The third significant retirement mistake to avoid is being overly conservative in your investment portfolio. Conservative investing often involves low-volatility, low-risk, and seemingly safe investments, with bonds being a common choice. While bonds may be less volatile in the short term, sustaining a 30-40 year retirement requires exposure to equities for potential long-term growth.
Furthermore, bond prices are inversely related to interest rates, meaning that if interest rates rise, the value of your bonds could fall. So, if you need to withdraw from your bond investments when interest rates are increasing, you might end up selling them at a lower price than you initially paid. In practice, overly conservative investing, while providing peace of mind, may not be suitable for long-term financial sustainability in retirement.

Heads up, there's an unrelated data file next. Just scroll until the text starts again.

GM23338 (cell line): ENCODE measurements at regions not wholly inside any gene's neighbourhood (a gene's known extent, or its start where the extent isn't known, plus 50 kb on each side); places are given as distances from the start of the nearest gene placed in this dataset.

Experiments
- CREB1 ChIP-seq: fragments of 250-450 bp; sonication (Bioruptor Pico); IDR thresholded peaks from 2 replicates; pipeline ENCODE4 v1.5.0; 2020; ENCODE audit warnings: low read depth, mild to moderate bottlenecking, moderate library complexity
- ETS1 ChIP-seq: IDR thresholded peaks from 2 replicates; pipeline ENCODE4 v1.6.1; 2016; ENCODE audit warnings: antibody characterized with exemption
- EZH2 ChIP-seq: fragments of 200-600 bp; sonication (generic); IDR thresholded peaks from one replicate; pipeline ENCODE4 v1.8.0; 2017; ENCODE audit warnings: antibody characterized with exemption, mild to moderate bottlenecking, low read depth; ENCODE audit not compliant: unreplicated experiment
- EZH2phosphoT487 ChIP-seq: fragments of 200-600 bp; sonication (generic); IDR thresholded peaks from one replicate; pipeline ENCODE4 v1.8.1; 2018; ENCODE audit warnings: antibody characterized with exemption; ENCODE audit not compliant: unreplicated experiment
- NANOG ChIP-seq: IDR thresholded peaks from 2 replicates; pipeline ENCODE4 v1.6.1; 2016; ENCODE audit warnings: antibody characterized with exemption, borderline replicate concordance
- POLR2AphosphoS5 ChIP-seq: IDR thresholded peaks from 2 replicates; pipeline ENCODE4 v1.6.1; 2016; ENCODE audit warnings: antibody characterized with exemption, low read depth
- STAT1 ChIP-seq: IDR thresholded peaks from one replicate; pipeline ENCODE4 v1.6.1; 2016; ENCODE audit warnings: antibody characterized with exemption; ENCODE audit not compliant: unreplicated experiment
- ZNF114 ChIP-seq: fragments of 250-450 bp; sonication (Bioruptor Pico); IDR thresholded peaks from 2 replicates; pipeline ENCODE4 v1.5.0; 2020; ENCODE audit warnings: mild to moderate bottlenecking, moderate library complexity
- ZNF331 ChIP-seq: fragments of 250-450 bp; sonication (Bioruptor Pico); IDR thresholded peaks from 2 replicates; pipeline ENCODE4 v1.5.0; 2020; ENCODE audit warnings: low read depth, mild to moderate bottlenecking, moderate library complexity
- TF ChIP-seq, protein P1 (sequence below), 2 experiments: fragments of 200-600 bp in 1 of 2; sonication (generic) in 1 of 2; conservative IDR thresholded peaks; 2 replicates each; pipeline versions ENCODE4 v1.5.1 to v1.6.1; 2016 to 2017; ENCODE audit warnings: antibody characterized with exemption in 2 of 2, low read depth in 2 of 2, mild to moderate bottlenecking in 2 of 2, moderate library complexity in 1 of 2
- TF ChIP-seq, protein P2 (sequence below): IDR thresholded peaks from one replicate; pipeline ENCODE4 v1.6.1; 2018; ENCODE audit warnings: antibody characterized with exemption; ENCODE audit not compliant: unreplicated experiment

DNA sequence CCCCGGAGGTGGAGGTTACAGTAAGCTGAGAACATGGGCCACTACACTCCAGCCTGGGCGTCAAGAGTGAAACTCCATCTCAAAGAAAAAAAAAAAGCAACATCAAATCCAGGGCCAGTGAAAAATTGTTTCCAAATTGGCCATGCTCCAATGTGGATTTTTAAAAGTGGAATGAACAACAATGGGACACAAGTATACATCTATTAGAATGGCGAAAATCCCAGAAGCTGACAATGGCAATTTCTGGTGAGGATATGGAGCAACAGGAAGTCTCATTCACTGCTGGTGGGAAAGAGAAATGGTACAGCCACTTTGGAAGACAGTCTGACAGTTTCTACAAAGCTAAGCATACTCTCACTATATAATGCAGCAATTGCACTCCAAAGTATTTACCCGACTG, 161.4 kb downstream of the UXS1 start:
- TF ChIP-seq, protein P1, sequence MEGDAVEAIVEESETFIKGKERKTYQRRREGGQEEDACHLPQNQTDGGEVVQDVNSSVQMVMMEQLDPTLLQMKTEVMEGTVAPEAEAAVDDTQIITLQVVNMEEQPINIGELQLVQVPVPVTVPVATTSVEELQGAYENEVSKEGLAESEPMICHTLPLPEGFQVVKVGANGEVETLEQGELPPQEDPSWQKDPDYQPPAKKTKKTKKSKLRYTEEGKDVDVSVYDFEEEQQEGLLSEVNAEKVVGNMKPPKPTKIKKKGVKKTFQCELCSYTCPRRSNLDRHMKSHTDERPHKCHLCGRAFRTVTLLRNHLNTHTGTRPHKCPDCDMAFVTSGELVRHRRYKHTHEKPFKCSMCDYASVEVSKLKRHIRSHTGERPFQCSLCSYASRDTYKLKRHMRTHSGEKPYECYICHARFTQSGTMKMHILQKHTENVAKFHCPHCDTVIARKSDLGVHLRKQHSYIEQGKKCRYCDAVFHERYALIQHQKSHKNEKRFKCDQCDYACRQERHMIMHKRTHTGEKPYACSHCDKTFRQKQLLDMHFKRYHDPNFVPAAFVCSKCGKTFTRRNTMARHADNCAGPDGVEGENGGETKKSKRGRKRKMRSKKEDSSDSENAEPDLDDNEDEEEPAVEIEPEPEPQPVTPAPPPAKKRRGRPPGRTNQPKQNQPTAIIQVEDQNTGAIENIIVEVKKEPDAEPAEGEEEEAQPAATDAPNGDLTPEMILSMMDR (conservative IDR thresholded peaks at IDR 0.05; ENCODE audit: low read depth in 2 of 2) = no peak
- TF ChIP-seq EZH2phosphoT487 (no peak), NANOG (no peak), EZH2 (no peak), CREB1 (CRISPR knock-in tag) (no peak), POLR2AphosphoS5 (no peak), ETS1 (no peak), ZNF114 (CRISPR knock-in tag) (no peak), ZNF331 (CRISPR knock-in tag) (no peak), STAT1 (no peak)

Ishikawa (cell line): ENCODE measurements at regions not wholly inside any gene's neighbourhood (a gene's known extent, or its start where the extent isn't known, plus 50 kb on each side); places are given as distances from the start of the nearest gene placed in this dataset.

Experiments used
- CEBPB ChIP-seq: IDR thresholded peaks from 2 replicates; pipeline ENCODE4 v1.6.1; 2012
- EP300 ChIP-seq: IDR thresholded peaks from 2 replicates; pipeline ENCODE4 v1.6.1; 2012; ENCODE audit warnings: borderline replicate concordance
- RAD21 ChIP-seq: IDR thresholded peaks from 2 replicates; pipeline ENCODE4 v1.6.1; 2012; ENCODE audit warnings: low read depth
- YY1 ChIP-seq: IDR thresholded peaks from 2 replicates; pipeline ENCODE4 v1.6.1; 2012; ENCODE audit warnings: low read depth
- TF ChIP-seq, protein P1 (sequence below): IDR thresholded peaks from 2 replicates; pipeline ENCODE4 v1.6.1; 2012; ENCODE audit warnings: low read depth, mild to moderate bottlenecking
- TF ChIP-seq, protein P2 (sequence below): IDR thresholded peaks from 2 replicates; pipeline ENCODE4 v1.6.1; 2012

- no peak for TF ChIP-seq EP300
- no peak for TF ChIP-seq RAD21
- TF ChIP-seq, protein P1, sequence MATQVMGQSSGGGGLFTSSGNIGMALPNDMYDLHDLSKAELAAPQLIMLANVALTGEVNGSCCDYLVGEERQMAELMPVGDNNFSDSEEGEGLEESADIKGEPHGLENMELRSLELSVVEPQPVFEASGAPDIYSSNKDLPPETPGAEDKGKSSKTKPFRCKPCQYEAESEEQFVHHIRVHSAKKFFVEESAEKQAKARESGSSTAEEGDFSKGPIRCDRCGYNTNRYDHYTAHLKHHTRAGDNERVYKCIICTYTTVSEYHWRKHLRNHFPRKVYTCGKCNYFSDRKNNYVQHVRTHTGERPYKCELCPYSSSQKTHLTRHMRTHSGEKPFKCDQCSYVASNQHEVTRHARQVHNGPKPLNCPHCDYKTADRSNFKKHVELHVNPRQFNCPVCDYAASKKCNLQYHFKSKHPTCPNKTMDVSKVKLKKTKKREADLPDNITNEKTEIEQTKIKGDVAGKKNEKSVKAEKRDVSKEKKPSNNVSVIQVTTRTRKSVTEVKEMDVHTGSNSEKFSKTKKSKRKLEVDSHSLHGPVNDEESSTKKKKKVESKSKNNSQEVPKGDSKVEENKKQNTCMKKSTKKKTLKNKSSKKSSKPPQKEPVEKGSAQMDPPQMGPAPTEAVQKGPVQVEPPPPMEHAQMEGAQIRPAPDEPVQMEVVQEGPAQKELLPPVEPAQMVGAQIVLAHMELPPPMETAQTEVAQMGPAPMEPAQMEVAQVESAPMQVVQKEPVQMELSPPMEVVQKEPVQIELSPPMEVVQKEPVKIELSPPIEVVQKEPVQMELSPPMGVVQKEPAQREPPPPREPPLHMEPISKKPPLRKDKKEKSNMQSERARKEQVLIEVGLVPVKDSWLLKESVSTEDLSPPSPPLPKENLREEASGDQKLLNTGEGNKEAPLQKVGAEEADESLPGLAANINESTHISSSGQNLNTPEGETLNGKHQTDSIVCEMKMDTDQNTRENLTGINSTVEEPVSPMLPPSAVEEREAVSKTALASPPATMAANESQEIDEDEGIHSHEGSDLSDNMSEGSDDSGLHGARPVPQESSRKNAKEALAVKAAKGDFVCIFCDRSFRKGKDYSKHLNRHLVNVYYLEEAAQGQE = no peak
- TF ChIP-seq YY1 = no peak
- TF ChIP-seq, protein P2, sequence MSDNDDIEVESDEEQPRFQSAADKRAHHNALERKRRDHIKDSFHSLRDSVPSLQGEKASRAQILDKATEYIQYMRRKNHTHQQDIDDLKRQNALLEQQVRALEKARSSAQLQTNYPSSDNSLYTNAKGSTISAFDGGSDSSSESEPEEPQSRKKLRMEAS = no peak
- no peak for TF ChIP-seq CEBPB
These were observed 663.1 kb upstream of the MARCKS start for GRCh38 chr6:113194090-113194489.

The third biggest mistake to avoid in retirement is being too conservative inside of your investment portfolio. When people think about conservative investing, the the connotation is low volatile investments, low risk investments, investments that are safe, predictable, even sometimes having guaranteed returns.
Um, but one of the main instruments that people associate with conservative investing is investing in the bond markets. And in the short term, we have found that bond markets do tend to be less volatile than equities.
But however, over the long term, in order to sustain potentially a 30, 40 year long retirement, equity exposure is going to be required. And moving forward on that point, bonds are inversely related to interest rates.
So assuming that if interest rates rise, the price of your bond could fall. So if you needed to take a distribution from your bond account at a time in which you needed it and interest rates were rising, you could be selling a bond at a price lower than which you paid for it.
So conservative investing, while it may sound good from a peace of mind standpoint, practically it may not make sense.